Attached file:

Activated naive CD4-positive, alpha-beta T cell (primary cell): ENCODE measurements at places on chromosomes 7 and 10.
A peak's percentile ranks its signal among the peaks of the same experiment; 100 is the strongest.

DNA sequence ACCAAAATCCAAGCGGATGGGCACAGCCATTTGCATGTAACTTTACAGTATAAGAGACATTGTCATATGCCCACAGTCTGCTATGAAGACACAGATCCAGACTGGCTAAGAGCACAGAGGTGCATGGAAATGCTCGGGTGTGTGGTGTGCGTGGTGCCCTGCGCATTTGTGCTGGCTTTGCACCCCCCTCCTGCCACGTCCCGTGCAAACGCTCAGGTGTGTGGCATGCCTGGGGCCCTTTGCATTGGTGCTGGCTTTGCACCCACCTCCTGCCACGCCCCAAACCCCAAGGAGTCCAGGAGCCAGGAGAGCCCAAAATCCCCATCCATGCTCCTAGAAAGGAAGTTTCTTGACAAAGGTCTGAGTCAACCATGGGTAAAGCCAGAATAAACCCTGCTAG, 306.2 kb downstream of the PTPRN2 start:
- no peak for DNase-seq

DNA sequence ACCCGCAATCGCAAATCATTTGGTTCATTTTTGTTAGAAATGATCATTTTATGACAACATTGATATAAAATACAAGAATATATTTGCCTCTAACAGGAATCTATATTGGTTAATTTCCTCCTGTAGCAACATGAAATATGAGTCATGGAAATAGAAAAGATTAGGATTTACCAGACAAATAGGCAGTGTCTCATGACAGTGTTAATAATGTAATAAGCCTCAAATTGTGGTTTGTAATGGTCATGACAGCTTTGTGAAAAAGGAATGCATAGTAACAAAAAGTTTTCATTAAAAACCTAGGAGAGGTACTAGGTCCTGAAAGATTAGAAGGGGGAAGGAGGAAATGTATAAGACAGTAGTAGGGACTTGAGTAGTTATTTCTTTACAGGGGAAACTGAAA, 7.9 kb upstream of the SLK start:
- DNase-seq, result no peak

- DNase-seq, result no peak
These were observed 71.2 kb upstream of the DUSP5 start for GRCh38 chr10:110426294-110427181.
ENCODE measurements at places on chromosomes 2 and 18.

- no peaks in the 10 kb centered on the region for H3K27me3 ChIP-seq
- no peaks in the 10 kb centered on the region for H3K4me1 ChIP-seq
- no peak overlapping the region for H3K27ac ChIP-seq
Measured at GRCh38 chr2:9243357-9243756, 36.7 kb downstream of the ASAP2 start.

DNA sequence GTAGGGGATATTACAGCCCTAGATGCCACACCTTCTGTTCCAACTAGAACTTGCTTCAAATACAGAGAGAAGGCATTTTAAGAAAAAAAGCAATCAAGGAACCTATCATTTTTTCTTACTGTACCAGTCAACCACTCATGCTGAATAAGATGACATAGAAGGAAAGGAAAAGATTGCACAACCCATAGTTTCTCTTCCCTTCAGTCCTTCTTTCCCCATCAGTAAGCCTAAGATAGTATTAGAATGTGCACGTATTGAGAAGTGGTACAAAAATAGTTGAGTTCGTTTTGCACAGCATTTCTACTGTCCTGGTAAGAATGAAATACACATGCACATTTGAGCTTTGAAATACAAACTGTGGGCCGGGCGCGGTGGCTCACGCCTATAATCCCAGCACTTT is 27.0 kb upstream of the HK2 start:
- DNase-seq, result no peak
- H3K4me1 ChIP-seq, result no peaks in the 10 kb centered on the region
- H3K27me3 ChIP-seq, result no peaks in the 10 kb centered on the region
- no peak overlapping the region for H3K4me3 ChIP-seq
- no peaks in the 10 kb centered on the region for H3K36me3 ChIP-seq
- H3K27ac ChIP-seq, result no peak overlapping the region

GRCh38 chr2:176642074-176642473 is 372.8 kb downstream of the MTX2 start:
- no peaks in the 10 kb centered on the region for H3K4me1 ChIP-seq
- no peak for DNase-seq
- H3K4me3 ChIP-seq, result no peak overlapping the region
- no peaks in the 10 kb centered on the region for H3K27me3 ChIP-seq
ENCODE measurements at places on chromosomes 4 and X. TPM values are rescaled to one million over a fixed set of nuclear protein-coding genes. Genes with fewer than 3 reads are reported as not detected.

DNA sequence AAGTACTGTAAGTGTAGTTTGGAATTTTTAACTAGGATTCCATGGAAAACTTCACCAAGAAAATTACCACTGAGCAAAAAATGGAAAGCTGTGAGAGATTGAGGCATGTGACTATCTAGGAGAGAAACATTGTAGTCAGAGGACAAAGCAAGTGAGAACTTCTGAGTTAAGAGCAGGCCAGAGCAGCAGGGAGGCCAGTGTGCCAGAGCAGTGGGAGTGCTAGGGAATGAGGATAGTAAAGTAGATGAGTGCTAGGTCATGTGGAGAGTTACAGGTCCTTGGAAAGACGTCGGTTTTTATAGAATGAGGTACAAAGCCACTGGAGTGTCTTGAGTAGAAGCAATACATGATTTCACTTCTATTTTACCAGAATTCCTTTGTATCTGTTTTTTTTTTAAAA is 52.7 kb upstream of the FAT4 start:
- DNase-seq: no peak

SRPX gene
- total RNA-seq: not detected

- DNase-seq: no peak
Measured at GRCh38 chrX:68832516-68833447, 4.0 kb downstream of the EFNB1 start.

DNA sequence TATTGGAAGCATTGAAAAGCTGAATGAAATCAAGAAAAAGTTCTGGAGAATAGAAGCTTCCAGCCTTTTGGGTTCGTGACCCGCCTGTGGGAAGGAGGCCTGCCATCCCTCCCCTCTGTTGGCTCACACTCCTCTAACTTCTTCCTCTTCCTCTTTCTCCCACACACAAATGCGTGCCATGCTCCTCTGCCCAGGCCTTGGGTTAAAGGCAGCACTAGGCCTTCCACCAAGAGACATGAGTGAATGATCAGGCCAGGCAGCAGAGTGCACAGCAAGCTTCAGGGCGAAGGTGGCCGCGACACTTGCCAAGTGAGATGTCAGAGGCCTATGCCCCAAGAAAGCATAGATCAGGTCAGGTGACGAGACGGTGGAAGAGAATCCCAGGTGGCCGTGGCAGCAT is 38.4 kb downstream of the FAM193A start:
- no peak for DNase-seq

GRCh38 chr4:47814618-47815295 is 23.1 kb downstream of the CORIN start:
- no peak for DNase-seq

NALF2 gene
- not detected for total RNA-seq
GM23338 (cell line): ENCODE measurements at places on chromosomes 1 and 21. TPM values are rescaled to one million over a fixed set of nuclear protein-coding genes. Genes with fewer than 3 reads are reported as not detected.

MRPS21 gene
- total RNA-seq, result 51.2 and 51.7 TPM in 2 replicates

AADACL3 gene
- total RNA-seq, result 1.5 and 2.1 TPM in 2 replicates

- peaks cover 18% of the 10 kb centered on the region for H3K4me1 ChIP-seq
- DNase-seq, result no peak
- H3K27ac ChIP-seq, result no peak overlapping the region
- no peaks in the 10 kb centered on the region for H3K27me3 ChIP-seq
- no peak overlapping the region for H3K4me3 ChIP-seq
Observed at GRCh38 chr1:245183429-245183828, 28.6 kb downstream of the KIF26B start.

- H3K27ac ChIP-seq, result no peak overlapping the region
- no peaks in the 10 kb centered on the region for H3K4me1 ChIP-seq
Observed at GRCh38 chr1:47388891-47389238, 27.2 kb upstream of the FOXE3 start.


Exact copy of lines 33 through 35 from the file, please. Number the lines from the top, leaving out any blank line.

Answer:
DNA sequence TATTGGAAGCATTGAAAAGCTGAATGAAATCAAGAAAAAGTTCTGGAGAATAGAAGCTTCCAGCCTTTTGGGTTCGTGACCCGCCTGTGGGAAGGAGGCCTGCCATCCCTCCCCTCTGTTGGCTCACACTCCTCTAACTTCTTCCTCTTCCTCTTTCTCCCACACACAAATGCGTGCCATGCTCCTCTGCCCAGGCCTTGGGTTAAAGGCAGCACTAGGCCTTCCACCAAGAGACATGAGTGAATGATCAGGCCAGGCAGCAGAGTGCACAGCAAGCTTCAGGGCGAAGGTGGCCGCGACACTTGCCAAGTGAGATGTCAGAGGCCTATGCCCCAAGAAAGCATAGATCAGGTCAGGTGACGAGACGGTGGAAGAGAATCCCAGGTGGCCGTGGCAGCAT is 38.4 kb downstream of the FAM193A start:
- no peak for DNase-seq

GRCh38 chr4:47814618-47815295 is 23.1 kb downstream of the CORIN start: